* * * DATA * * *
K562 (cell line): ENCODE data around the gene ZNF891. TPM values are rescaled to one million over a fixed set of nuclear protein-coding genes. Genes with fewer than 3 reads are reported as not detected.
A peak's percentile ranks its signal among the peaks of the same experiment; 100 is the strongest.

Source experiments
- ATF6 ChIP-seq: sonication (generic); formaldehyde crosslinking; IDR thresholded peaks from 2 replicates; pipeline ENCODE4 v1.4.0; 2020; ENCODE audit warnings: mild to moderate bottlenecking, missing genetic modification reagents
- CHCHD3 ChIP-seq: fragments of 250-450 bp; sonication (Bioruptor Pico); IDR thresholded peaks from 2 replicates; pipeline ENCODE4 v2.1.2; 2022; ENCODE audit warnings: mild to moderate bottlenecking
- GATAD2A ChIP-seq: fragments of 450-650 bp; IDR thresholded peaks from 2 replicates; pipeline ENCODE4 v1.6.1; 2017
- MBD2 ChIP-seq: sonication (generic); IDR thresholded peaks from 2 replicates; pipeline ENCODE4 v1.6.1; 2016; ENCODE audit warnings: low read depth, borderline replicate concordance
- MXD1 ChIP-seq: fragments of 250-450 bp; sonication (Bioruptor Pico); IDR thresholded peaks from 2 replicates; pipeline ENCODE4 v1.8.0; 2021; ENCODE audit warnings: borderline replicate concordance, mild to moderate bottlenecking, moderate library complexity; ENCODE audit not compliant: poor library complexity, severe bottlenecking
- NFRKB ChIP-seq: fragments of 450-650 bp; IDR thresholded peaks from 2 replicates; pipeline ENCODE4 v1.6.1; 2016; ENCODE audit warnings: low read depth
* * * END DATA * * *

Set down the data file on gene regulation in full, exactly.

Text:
K562 (cell line): ENCODE data around the gene ZNF891. TPM values are rescaled to one million over a fixed set of nuclear protein-coding genes. Genes with fewer than 3 reads are reported as not detected.
A peak's percentile ranks its signal among the peaks of the same experiment; 100 is the strongest.

Source experiments
- ATF6 ChIP-seq: sonication (generic); formaldehyde crosslinking; IDR thresholded peaks from 2 replicates; pipeline ENCODE4 v1.4.0; 2020; ENCODE audit warnings: mild to moderate bottlenecking, missing genetic modification reagents
- CHCHD3 ChIP-seq: fragments of 250-450 bp; sonication (Bioruptor Pico); IDR thresholded peaks from 2 replicates; pipeline ENCODE4 v2.1.2; 2022; ENCODE audit warnings: mild to moderate bottlenecking
- GATAD2A ChIP-seq: fragments of 450-650 bp; IDR thresholded peaks from 2 replicates; pipeline ENCODE4 v1.6.1; 2017
- MBD2 ChIP-seq: sonication (generic); IDR thresholded peaks from 2 replicates; pipeline ENCODE4 v1.6.1; 2016; ENCODE audit warnings: low read depth, borderline replicate concordance
- MXD1 ChIP-seq: fragments of 250-450 bp; sonication (Bioruptor Pico); IDR thresholded peaks from 2 replicates; pipeline ENCODE4 v1.8.0; 2021; ENCODE audit warnings: borderline replicate concordance, mild to moderate bottlenecking, moderate library complexity; ENCODE audit not compliant: poor library complexity, severe bottlenecking
- NFRKB ChIP-seq: fragments of 450-650 bp; IDR thresholded peaks from 2 replicates; pipeline ENCODE4 v1.6.1; 2016; ENCODE audit warnings: low read depth